Aspect also researched, in several countries of the world, is the association between abusive use of games and lower school performance. The results, however, are discordant: from the strong indication that abusive use may decrease scholastic/academic achievement,7−10 a non-association of these or even a benefit with increased use of games. studies that deal more complexly with the problem, there are those that link the number of hours as the determining factor for the lowest school performance.10 Some authors have argued that gambling may not harm or even be beneficial,11 there is a reference that increased use of computer games is strongly associated with increased reading and problem solving, particularly for girls and boys minors.12 The direction of the association between these factors seems not to be established and the disagreements are due to the different methodologies to approach the problem. The objective is to identify the prevalence of abusive use of electronic games and associated factors in high school students in the urban area of the city of Pelotas, RS, focusing on the association between abusive use of games, manifestation of CMD and school performance in students of the high school.


A cross-sectional study with high school students from the public and private schools of the city of Pelotas, aged between 13 and 24 years, who were able to read, understand and respond individually to the questionnaire, duly enrolled in the schools selected for the study, of Informed Consent signed. The sample calculation, using a prevalence of 4.5% of problematic use of electronic games, with an exposed and unexposed ratio of 1:1, risk 2, power of 80% and reliability of 95%, were estimated 451 respondents. The research was carried out with students from the public and private schools of the city of Pelotas, drawn through a list indicated by the State Department of Education. The school draw was governed by the percentage of students in both public and private networks, which resulted in a total of fifteen school institutions, twelve of which are public and three are private; it was estimated that 30 students from each school will be enrolled in classes established by the directorates. Three actions were established: the first with the direction to verify acceptance, establishment of the classes, dates and times of the meetings with the students; the second, in which the researcher passed the designated rooms to talk to the students, about the research and the informed consent, in that action was delivered the questionnaire that should be answered and returned anonymously at a later date, together with the informed consent; the third action was the collection of the completed questionnaires and the ICFs, and the questionnaires in which the ICF was duly signed were considered valid. The questionnaire consisted of questions of socioeconomic status evaluation and the ABEP questionnaire was used, specific questions related to its school performance, such as repetitions and low grades. In addition, two instruments were included in the Game Addiction Scale (GAS)13,14 Portuguese version, to measure the problematic use of electronic games and the Self-Reporting Questionnaire (SRQ-20)15 to find prevalence of common mental disorders. SRQ-2013 is a short version of SRQ-30 whose goal is the screening of non-psychotic mental disorders. The answers are dichotomous (yes/no). The higher the score, the greater the chance that the individual will present non-psychotic mental disorder (anxiety, depression and eating disorders). The cutoff points for the male and female individuals used were, respectively, 7 and 8. The GAS instrument13,14 is a scale of 21 items, which can be divided into 07 sub scales (components), each of which consists of 03 items. Sub scales are termed as: saliency, tolerance, mood modification, regression, relapse, conflict, and problems. The possible answers for each item are:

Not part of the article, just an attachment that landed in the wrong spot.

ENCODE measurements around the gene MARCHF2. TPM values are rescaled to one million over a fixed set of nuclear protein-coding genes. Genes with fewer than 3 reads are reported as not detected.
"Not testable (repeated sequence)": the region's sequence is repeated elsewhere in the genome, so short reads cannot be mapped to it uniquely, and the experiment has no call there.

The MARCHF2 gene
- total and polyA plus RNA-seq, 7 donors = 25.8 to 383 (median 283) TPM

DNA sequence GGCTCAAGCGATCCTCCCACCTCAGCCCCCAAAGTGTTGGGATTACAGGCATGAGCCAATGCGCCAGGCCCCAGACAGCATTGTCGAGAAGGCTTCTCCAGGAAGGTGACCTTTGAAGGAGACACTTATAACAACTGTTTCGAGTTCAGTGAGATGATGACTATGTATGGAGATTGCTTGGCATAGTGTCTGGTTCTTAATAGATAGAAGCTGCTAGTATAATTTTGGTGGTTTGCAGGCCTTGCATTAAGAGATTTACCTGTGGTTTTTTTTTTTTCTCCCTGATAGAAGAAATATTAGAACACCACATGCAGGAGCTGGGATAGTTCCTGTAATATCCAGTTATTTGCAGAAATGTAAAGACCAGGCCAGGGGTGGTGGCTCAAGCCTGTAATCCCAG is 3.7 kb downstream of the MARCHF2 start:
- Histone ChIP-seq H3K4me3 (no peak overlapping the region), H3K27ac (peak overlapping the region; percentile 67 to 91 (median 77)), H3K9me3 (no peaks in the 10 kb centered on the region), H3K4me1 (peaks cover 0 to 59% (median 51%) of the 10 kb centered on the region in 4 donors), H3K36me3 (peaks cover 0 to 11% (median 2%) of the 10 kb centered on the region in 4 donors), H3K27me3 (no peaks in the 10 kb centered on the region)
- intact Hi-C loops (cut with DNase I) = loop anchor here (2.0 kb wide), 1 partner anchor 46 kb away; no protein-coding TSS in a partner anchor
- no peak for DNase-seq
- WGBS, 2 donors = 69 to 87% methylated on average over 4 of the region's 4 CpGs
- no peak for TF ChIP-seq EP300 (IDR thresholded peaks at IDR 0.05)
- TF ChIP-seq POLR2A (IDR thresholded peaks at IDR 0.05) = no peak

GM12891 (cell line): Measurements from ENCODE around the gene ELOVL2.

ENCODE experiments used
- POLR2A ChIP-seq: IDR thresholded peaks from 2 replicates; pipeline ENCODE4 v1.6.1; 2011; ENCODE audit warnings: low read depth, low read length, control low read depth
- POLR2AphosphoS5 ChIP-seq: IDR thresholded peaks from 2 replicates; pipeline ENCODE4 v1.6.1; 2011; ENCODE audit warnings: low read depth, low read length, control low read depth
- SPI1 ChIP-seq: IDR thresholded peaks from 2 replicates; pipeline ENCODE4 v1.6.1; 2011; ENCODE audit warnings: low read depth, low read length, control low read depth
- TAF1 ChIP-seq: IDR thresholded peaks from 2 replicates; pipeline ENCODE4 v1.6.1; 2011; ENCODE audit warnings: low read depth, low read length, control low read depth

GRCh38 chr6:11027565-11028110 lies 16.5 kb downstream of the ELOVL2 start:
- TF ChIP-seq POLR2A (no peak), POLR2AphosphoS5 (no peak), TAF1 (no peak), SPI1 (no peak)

1. Never.
  2. Rarely.
  3. Sometimes.
  4. Frequently.
  5. Very often.